Note that a NominalDiffTime or POSIXTime is converted to SqlDiffTime by toSql. HDBC cannot differentiate between NominalDiffTime and POSIXTime since they are the same underlying type. You must construct SqlPOSIXTime manually or via posixToSql, or use SqlUTCTime.


HDBC database backends are expected to marshal date and time data back and forth using the appropriate representation for the underlying database engine. Databases such as PostgreSQL with builtin date and time types should see automatic conversion between these Haskell types to database types. Other databases will be presented with an integer or a string. Care should be taken to use the same type on the Haskell side as you use on the database side. For instance, if your database type lacks timezone information, you ought not to use ZonedTime, but instead LocalTime or UTCTime. Database type systems are not always as rich as Haskell. For instance, for data stored in a TIMESTAMP WITHOUT TIME ZONE column, HDBC may not be able to tell if it is intended as UTCTime or LocalTime data, and will happily convert it to both, upon your request. It is your responsibility to ensure that you treat timezone issues with due care.

This behavior also exists for other types. For instance, many databases do not have a Rational type, so they will just use the show function and store a Rational as a string.

The conversion between Haskell types and database types is complex, and generic code in HDBC or its backends cannot possibly accomodate every possible situation. In some cases, you may be best served by converting your Haskell type to a String, and passing that to the database.


Beginning with HDBC v2.0, interactions with a database are presumed to occur in UTF-8.

To accomplish this, whenever a ByteString must be converted to or from a String, the ByteString is assumed to be in UTF-8 encoding, and will be decoded or encoded as appropriate. Database drivers will generally present text or string data they have received from the database as a SqlValue holding a ByteString, which fromSql will automatically convert to a String, and thus automatically decode UTF-8, when you need it. In the other direction, database drivers will generally convert a SqlString to a ByteString in UTF-8 encoding before passing it to the database engine.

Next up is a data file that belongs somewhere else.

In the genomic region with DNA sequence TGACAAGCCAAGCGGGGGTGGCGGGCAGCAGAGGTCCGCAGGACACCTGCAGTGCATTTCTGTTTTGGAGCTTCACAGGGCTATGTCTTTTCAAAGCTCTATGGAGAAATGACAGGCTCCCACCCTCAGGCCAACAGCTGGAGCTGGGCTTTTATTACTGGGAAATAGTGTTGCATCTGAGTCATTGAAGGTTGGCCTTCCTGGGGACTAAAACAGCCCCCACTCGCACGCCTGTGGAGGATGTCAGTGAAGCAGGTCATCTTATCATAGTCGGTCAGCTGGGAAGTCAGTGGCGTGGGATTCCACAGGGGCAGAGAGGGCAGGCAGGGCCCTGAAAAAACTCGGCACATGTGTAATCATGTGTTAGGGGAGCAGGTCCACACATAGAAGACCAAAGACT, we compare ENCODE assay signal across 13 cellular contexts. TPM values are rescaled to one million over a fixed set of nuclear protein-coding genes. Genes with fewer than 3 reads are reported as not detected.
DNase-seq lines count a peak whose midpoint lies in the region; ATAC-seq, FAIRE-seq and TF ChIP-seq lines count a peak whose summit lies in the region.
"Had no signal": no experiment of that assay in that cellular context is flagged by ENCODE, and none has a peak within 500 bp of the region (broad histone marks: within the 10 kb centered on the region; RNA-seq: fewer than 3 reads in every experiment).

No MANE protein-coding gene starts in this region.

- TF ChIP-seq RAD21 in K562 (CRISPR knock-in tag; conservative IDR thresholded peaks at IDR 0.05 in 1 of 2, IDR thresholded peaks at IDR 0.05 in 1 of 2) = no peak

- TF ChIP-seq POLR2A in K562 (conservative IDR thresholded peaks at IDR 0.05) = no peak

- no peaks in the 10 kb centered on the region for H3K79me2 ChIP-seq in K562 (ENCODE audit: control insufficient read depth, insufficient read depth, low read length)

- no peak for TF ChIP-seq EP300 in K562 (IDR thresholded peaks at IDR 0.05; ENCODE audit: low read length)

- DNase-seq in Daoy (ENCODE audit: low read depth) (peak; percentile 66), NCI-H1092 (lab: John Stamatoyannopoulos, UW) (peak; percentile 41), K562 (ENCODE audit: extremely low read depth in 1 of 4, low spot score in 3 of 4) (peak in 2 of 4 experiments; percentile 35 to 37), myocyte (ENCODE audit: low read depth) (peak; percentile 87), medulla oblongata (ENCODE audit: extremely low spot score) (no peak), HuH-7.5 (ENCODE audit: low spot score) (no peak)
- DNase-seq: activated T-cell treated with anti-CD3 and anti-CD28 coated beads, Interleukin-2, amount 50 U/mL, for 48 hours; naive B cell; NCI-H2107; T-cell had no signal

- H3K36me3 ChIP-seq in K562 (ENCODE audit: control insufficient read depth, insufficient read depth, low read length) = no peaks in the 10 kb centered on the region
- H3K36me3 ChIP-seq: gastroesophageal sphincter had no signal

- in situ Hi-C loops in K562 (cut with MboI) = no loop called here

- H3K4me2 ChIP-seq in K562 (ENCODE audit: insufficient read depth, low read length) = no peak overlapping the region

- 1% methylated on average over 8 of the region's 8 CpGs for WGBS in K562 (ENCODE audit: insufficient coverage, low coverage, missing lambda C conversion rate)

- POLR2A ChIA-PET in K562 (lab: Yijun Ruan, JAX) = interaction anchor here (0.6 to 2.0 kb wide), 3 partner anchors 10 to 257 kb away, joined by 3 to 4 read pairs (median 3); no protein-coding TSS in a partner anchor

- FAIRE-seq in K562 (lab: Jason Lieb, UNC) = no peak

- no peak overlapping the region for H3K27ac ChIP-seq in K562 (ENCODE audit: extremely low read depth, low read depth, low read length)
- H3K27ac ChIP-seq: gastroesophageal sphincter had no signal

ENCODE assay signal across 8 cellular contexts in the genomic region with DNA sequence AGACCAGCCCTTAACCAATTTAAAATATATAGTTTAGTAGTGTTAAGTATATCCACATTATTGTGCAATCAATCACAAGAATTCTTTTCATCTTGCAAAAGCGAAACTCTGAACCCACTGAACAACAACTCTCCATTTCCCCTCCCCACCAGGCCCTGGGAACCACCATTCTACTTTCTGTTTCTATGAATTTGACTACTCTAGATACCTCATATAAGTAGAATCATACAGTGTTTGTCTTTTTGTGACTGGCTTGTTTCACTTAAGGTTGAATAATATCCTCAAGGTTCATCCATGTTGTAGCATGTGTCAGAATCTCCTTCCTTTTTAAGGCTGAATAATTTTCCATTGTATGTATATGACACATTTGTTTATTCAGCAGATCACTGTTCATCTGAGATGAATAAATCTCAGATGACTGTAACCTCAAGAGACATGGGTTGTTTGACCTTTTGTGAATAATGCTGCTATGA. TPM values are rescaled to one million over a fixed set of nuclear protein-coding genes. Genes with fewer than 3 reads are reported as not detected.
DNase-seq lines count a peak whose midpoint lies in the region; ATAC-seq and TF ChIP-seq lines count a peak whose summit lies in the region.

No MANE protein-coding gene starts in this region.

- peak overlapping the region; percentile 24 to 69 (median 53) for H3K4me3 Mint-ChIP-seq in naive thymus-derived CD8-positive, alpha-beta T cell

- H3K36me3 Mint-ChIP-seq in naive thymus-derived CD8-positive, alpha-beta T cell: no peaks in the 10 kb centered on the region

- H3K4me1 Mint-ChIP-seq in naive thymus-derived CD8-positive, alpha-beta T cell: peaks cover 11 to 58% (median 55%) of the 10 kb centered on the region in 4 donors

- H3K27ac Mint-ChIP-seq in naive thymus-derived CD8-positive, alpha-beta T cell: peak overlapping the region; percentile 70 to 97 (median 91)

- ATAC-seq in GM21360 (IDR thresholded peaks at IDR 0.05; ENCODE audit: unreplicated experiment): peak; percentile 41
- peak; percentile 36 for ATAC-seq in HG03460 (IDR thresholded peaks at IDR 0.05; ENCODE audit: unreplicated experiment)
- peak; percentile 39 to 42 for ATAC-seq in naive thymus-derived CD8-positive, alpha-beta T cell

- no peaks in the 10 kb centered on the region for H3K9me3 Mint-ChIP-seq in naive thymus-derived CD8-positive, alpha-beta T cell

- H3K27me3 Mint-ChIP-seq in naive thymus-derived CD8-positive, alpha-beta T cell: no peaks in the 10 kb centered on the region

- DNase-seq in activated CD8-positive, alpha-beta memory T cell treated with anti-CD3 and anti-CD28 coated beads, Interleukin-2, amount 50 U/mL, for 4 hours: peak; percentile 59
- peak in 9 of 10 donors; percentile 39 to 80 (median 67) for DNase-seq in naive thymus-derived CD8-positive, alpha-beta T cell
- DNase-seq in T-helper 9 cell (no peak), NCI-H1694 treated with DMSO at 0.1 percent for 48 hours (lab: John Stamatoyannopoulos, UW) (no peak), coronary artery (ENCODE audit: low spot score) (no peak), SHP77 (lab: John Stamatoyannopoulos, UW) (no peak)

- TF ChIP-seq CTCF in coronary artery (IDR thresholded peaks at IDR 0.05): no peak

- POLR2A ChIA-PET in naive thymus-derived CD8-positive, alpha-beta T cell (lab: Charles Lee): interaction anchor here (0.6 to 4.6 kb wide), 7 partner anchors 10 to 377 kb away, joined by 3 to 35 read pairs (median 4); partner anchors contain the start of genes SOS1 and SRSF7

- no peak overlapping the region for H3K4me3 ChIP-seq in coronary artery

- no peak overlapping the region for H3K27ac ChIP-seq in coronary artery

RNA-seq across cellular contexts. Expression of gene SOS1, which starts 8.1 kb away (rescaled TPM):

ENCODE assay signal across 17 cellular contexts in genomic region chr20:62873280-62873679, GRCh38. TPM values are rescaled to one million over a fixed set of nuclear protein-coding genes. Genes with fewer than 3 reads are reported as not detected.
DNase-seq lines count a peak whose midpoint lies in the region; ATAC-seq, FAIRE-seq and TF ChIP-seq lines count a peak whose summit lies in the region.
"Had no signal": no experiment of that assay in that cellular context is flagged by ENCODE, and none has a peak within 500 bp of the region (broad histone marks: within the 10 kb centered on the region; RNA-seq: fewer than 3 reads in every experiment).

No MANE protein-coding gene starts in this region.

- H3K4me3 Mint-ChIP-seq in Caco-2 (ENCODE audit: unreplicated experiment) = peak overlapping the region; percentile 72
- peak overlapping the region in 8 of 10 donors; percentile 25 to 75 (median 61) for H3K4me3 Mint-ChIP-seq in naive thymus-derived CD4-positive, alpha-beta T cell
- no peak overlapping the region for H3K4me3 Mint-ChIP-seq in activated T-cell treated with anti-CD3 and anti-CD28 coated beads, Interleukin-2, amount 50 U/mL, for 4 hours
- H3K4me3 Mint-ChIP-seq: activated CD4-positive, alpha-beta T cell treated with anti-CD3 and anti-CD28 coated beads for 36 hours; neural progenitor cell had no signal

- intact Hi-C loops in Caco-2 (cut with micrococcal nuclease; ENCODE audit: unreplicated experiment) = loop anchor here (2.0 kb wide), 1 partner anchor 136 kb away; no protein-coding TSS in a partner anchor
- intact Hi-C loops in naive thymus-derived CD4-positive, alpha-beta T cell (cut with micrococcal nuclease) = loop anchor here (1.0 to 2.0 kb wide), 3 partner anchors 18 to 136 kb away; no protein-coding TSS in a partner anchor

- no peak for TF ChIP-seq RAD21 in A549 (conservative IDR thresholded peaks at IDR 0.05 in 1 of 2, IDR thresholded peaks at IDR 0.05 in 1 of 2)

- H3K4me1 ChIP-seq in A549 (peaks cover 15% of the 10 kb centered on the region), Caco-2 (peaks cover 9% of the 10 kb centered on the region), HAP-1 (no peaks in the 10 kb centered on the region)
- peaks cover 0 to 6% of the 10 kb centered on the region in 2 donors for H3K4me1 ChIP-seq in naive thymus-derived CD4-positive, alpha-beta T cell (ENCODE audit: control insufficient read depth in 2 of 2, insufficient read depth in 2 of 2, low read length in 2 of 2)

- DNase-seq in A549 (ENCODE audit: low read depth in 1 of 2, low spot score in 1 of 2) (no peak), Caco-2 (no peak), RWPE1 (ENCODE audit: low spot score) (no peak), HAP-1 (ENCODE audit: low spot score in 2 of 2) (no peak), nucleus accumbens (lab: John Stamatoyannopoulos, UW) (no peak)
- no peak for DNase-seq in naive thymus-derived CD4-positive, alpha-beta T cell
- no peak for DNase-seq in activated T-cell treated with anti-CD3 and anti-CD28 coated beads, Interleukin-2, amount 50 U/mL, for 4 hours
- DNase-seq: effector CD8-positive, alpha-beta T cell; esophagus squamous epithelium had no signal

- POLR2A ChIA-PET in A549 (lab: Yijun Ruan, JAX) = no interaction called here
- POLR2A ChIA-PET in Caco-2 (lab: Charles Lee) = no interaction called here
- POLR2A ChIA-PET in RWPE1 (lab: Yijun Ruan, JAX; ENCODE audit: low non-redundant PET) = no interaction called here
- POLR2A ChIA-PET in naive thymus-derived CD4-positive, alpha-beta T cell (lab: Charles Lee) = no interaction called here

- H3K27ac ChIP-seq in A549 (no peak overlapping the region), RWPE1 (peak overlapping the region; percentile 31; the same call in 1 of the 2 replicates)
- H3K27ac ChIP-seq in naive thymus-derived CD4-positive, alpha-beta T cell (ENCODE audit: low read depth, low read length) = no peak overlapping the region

If you are handling some sort of binary data that is not in UTF-8, you can of course work with the ByteString directly, which will bypass any conversion.

Due to lack of support by database engines, lazy ByteStrings are not passed to database drivers. When you use toSql on a lazy ByteString, it will be converted to a strict ByteString for storage. Similarly, fromSql will convert a strict ByteString to a lazy ByteString if you demand it.


Two SqlValues are considered to be equal if one of these hold. The first comparison that can be made is controlling; if none of these comparisons can be made, then they are not equal:

  • Both are NULL
  • Both represent the same type and the encapsulated values are considered equal by applying (==) to them
  • The values of each, when converted to a string, are equal


Default string representations are given as comments below where such are non-obvious. These are used for fromSql when a String is desired. They are also defaults for representing data to SQL backends, though individual backends may override them when a different format is demanded by the underlying database. Date and time formats use ISO8601 date format, with HH:MM:SS added for time, and -HHMM added for timezone offsets.


SqlEpochTime and SqlTimeDiff are no longer created automatically by any toSql or fromSql functions or database backends. They may still be manually constructed, but are expected to be removed in a future version. Although these two constructures will be removed, support for marshalling to and from the old System.Time data will be maintained as long as System.Time is, simply using the newer data types for conversion.